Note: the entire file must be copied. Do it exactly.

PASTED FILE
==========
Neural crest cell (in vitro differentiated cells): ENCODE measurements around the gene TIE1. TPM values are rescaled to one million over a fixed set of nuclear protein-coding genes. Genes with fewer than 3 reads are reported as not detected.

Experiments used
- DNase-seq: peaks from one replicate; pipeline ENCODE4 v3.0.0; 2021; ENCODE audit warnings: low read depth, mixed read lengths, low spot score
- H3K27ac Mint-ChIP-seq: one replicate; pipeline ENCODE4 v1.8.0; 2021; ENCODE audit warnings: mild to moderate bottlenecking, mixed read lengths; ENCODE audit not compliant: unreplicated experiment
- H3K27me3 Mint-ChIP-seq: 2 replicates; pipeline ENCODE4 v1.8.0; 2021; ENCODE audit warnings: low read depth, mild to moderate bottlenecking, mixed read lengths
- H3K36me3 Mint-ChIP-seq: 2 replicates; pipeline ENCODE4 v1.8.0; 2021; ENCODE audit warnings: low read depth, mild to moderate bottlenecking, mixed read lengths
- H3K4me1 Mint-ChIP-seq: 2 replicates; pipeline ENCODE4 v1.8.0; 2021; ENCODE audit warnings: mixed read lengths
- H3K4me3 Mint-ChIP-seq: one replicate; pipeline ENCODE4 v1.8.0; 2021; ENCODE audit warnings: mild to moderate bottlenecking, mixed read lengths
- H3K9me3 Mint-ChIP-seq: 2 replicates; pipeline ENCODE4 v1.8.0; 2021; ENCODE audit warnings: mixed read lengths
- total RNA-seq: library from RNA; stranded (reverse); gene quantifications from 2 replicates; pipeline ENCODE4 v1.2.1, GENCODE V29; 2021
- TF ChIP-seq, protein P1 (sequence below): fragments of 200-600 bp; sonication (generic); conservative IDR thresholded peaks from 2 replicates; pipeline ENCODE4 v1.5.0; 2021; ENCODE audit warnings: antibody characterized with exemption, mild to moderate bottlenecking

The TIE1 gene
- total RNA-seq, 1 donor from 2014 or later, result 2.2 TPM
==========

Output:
Neural crest cell (in vitro differentiated cells): ENCODE measurements around the gene TIE1. TPM values are rescaled to one million over a fixed set of nuclear protein-coding genes. Genes with fewer than 3 reads are reported as not detected.

Experiments used
- DNase-seq: peaks from one replicate; pipeline ENCODE4 v3.0.0; 2021; ENCODE audit warnings: low read depth, mixed read lengths, low spot score
- H3K27ac Mint-ChIP-seq: one replicate; pipeline ENCODE4 v1.8.0; 2021; ENCODE audit warnings: mild to moderate bottlenecking, mixed read lengths; ENCODE audit not compliant: unreplicated experiment
- H3K27me3 Mint-ChIP-seq: 2 replicates; pipeline ENCODE4 v1.8.0; 2021; ENCODE audit warnings: low read depth, mild to moderate bottlenecking, mixed read lengths
- H3K36me3 Mint-ChIP-seq: 2 replicates; pipeline ENCODE4 v1.8.0; 2021; ENCODE audit warnings: low read depth, mild to moderate bottlenecking, mixed read lengths
- H3K4me1 Mint-ChIP-seq: 2 replicates; pipeline ENCODE4 v1.8.0; 2021; ENCODE audit warnings: mixed read lengths
- H3K4me3 Mint-ChIP-seq: one replicate; pipeline ENCODE4 v1.8.0; 2021; ENCODE audit warnings: mild to moderate bottlenecking, mixed read lengths
- H3K9me3 Mint-ChIP-seq: 2 replicates; pipeline ENCODE4 v1.8.0; 2021; ENCODE audit warnings: mixed read lengths
- total RNA-seq: library from RNA; stranded (reverse); gene quantifications from 2 replicates; pipeline ENCODE4 v1.2.1, GENCODE V29; 2021
- TF ChIP-seq, protein P1 (sequence below): fragments of 200-600 bp; sonication (generic); conservative IDR thresholded peaks from 2 replicates; pipeline ENCODE4 v1.5.0; 2021; ENCODE audit warnings: antibody characterized with exemption, mild to moderate bottlenecking

The TIE1 gene
- total RNA-seq, 1 donor from 2014 or later, result 2.2 TPM